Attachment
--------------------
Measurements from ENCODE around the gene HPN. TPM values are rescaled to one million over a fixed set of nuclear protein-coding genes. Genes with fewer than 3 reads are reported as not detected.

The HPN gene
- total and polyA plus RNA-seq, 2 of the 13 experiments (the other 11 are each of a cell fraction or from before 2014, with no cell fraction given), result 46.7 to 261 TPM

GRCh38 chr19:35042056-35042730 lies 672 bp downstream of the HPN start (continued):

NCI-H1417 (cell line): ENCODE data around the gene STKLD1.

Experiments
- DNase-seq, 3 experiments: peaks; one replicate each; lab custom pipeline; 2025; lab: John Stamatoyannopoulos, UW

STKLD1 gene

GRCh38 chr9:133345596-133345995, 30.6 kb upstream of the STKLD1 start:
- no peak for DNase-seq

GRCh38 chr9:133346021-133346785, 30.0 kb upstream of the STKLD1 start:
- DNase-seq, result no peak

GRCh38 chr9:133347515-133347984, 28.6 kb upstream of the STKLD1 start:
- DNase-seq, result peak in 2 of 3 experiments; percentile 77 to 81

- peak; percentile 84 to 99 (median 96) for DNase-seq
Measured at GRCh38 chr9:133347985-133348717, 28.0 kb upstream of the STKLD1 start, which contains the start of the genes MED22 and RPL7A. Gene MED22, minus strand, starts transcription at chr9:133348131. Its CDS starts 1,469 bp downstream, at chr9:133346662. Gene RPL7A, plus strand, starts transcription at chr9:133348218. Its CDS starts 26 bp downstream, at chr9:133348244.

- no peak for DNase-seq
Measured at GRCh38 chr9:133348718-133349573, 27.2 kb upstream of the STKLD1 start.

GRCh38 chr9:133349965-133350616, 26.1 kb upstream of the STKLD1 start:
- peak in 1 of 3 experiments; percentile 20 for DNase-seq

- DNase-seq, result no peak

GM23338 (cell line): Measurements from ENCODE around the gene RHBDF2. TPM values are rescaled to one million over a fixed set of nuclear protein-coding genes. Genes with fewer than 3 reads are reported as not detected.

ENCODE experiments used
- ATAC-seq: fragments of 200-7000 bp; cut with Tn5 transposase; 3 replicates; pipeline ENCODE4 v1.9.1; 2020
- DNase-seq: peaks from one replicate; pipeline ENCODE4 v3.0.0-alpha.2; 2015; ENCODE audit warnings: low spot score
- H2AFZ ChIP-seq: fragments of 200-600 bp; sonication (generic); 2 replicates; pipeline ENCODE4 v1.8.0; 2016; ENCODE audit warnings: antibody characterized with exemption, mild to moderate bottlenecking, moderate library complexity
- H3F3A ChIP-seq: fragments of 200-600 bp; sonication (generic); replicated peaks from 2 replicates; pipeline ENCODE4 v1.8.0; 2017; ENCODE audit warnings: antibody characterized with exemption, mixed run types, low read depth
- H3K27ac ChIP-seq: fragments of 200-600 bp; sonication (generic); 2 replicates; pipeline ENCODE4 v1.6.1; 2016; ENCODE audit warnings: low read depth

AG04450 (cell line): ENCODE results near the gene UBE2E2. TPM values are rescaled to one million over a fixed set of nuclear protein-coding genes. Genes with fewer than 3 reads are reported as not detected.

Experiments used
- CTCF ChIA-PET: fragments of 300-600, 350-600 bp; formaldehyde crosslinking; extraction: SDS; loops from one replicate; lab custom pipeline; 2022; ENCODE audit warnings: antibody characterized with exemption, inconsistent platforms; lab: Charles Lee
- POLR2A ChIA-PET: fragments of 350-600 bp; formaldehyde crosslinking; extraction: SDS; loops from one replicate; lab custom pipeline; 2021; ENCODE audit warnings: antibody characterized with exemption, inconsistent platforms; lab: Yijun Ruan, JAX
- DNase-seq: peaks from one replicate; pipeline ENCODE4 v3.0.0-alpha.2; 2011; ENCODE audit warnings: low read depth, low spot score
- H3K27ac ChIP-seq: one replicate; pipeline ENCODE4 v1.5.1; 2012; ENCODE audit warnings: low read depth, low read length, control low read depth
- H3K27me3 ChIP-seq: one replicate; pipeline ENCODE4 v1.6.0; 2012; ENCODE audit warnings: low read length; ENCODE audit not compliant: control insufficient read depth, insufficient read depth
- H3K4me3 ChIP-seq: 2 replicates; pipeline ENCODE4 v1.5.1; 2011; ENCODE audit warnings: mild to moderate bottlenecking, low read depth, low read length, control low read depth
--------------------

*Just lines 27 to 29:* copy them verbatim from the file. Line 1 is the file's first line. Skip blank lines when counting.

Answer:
- H3F3A ChIP-seq: fragments of 200-600 bp; sonication (generic); replicated peaks from 2 replicates; pipeline ENCODE4 v1.8.0; 2017; ENCODE audit warnings: antibody characterized with exemption, mixed run types, low read depth
- H3K27ac ChIP-seq: fragments of 200-600 bp; sonication (generic); 2 replicates; pipeline ENCODE4 v1.6.1; 2016; ENCODE audit warnings: low read depth

AG04450 (cell line): ENCODE results near the gene UBE2E2. TPM values are rescaled to one million over a fixed set of nuclear protein-coding genes. Genes with fewer than 3 reads are reported as not detected.